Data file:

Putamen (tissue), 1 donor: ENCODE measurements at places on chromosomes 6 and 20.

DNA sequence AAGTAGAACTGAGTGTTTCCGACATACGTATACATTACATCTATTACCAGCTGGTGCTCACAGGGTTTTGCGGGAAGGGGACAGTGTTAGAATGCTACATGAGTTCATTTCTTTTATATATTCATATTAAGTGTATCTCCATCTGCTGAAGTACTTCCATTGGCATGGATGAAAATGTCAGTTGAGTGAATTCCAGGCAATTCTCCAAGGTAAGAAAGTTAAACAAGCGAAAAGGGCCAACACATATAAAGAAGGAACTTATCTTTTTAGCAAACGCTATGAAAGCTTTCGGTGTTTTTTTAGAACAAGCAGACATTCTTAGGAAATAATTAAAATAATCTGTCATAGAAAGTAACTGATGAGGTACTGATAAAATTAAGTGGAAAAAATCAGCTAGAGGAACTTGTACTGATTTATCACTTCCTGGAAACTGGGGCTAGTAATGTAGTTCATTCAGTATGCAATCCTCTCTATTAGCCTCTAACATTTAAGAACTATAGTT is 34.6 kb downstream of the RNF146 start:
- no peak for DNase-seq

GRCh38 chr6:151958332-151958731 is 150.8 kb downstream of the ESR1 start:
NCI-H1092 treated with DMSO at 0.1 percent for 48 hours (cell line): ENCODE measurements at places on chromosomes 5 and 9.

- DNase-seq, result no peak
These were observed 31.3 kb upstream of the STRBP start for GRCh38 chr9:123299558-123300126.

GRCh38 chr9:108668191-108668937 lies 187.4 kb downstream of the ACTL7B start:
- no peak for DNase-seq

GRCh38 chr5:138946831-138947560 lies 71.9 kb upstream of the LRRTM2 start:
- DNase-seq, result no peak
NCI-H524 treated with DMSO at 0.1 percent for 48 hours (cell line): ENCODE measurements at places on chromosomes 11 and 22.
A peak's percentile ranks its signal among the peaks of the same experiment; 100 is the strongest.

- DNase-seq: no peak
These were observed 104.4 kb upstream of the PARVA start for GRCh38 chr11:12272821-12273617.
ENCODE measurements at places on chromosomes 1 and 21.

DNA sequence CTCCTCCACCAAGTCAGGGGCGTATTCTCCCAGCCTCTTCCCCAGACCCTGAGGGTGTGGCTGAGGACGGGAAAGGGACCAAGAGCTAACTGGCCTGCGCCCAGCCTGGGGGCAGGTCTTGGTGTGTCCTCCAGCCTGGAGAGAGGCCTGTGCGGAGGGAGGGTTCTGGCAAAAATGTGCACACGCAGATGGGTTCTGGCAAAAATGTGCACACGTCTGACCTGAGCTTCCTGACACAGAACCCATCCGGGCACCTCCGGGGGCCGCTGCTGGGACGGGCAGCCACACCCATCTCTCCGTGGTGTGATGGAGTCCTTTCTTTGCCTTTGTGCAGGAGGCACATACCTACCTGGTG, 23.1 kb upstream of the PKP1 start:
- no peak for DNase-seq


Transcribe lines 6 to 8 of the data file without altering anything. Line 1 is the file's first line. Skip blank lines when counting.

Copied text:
- DNase-seq, result no peak
These were observed 31.3 kb upstream of the STRBP start for GRCh38 chr9:123299558-123300126.

GRCh38 chr9:108668191-108668937 lies 187.4 kb downstream of the ACTL7B start: